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Do we write the epitaph of Pakistan sports post 2006

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There were several occasions in the year 2006 when one was tempted to write the epitaph of Pakistan sports.

It was a year that witnessed the roller coaster ride of our cricket team that saw one of its members rising to dizzy heights but most of the others spending their time in the zone of mediocrity. During the year, Pakistan earned the unwanted tag of being the first team to officially forfeit a Test in the 129-year history of the game and later went through a series of disasters.

It was a year when our once mighty hockey team was made to bite the dust by minnows China in the Asian Games, the 15-day spectacle in Doha that brought the worst out of a 146-member Pakistani contingent.

It was also a year when it became evident that the people at the helm of Pakistan sports were incapable to run it and, at best, were experts at passing the buck.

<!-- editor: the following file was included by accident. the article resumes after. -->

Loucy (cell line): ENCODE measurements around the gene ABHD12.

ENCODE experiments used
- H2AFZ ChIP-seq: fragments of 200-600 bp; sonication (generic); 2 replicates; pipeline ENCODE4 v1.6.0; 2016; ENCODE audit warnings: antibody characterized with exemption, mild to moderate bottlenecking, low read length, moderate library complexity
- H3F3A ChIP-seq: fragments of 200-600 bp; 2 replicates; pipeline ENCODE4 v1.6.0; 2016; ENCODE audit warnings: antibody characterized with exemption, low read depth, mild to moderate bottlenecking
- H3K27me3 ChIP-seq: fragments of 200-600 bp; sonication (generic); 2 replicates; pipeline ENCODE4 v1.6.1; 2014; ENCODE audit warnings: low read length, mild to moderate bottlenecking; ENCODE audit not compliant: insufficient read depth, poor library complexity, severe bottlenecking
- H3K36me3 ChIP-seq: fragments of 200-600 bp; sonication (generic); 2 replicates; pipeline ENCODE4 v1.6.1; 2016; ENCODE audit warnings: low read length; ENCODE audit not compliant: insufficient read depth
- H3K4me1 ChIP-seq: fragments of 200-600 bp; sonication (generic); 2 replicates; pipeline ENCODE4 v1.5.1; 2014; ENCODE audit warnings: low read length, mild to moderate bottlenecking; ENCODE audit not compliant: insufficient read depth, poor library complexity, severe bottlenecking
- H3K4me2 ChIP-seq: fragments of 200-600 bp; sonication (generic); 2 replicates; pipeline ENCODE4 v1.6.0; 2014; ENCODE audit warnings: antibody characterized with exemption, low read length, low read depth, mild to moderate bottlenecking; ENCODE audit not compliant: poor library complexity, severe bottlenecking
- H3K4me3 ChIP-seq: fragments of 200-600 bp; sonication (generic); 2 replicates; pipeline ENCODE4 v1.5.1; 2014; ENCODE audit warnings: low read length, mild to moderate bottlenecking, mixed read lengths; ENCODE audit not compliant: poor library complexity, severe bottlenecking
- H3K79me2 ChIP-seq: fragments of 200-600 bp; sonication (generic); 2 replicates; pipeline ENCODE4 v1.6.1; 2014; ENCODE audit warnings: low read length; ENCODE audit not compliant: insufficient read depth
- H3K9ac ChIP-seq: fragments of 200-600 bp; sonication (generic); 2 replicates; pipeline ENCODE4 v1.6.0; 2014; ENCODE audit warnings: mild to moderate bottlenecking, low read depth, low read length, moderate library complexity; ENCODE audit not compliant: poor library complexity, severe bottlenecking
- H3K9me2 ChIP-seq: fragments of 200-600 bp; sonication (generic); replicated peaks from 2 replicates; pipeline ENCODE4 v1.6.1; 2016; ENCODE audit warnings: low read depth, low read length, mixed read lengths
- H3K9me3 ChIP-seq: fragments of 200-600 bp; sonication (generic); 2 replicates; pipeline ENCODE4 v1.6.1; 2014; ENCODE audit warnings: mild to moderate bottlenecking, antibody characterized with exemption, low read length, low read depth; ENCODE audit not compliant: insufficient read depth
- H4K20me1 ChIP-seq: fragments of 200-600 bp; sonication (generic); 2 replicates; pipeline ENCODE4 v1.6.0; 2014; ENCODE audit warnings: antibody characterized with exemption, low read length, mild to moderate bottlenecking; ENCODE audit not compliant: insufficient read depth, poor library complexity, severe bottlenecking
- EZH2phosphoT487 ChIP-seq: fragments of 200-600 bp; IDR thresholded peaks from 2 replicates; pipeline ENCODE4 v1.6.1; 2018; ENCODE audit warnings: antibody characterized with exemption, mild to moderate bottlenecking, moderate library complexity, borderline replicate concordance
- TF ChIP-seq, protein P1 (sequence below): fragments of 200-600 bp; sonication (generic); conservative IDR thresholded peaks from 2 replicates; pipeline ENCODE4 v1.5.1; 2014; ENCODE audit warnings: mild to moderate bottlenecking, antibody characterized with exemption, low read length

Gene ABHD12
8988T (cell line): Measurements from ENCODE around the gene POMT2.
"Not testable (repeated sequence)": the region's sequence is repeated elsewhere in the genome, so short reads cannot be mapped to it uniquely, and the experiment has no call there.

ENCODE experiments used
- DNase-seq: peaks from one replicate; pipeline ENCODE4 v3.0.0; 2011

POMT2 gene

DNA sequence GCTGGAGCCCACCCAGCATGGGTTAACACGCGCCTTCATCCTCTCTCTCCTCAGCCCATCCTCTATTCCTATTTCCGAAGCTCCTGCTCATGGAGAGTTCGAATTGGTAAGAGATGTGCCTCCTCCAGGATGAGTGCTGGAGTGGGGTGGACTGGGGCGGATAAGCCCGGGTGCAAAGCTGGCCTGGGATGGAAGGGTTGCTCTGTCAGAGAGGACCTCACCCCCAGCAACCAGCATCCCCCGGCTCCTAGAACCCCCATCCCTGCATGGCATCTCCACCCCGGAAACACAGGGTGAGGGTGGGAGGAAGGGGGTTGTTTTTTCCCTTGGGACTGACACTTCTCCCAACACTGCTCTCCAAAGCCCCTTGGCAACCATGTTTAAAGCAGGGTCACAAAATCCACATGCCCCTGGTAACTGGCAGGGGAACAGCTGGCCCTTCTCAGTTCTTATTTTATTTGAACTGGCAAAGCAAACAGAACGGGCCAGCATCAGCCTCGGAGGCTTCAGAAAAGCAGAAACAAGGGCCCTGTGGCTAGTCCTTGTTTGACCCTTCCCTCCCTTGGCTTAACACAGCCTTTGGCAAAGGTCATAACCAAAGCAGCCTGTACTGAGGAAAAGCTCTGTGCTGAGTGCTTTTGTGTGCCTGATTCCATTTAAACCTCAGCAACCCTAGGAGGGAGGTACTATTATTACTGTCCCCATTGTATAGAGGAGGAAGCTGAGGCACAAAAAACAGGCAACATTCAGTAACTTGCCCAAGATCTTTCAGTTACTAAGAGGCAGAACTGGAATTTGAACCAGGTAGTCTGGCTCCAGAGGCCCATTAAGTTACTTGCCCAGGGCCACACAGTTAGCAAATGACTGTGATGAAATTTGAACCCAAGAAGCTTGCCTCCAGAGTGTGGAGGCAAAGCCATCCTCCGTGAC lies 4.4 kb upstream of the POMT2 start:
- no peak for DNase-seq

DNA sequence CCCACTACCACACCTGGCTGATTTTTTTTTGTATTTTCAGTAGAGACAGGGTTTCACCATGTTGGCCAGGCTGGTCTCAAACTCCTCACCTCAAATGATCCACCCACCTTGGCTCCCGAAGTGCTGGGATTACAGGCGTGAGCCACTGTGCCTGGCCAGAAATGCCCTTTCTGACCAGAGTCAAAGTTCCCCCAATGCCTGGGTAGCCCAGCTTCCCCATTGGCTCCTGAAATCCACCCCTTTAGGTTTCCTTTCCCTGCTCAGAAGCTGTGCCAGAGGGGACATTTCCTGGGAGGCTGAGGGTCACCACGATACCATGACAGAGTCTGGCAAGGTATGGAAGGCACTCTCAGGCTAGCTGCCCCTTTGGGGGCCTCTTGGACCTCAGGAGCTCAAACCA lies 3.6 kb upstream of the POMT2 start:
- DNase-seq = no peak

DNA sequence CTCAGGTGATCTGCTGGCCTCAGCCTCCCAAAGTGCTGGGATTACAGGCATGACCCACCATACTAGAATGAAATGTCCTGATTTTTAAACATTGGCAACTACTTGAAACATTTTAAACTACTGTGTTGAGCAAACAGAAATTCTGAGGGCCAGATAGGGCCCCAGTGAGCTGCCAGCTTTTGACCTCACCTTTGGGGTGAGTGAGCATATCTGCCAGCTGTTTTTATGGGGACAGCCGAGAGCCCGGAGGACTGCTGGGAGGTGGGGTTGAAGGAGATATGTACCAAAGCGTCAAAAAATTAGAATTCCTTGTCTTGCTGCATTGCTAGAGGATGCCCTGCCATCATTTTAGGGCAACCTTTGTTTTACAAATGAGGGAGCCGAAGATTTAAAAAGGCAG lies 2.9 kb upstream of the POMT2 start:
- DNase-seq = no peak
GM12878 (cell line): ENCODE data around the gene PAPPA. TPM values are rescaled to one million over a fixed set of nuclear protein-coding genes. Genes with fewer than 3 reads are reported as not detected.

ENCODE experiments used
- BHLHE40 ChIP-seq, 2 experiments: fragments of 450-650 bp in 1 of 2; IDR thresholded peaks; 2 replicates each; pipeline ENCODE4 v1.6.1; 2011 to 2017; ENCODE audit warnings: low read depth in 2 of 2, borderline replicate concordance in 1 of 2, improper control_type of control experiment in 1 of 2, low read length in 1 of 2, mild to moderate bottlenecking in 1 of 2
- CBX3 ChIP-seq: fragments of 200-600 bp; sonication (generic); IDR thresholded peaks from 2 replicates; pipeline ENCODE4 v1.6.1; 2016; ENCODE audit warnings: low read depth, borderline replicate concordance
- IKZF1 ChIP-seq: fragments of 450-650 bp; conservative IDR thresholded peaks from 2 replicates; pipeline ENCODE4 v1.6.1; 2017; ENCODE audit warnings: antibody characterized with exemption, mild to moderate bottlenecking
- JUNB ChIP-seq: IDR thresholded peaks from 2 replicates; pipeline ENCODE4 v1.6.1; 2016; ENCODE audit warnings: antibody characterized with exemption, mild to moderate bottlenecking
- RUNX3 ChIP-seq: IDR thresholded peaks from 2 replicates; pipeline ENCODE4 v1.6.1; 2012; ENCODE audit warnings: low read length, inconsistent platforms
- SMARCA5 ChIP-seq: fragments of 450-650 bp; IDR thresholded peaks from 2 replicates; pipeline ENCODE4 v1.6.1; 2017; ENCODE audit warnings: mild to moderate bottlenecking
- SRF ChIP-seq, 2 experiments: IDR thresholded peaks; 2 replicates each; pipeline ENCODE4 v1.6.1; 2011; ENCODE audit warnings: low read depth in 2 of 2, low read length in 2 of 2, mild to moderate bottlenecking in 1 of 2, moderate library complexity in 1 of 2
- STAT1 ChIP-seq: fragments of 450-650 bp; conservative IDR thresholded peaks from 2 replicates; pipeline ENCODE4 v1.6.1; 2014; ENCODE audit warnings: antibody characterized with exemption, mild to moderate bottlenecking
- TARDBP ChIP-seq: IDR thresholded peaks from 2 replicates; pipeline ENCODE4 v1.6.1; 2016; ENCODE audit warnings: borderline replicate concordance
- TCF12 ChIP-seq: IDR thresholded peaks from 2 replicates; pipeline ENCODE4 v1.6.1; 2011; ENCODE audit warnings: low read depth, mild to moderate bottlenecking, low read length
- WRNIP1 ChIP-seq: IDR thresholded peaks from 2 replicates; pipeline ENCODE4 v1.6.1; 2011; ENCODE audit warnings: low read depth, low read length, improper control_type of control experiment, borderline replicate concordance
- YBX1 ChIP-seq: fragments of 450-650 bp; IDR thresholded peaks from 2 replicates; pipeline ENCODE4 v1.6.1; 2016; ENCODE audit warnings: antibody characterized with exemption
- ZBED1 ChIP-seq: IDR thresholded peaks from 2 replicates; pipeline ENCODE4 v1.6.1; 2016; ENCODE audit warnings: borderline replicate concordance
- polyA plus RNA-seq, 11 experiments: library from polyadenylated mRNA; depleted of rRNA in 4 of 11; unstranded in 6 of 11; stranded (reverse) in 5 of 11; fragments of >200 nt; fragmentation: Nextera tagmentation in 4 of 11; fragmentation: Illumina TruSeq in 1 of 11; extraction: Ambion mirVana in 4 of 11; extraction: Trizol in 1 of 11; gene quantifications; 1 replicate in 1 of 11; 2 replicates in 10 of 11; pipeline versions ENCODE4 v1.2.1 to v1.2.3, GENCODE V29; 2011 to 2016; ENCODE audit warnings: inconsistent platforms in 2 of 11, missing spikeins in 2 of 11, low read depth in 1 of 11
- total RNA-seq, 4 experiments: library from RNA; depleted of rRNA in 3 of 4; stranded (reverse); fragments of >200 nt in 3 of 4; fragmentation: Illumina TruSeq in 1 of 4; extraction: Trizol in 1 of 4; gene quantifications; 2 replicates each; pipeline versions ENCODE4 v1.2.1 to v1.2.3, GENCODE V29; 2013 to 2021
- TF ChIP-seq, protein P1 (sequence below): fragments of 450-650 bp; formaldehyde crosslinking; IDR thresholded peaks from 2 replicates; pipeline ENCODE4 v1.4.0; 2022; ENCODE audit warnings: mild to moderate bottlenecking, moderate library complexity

The statement of Gereral Arif Hassan, the most influential sports chief Pakistan has ever had, was a clear proof of how things work in the seamy world of Pakistan sports.

Just a day before the final dawn of 2006, the president of the Pakistan Olympic Association (POA), who also holds the distinction of being the chairman of Pakistan Sports Trust (PST), blamed sports federations for the dismal Pakistani showing in Doha.

He promised that in future, action would be taken against under-performing officials of national federations but probably the General forgot that the main responsibility to lift Pakistan sports lay with him. Does he think that putting the blame on others would absolve him of all his responsibilities?

More money was injected into Pakistan sports in the last five years than ever before but they only suffered more embarrassments at the international arena. And that was visible everywhere.

In hockey, Pakistan’s most important Olympic sport, there should be no more false hopes after the Doha disaster.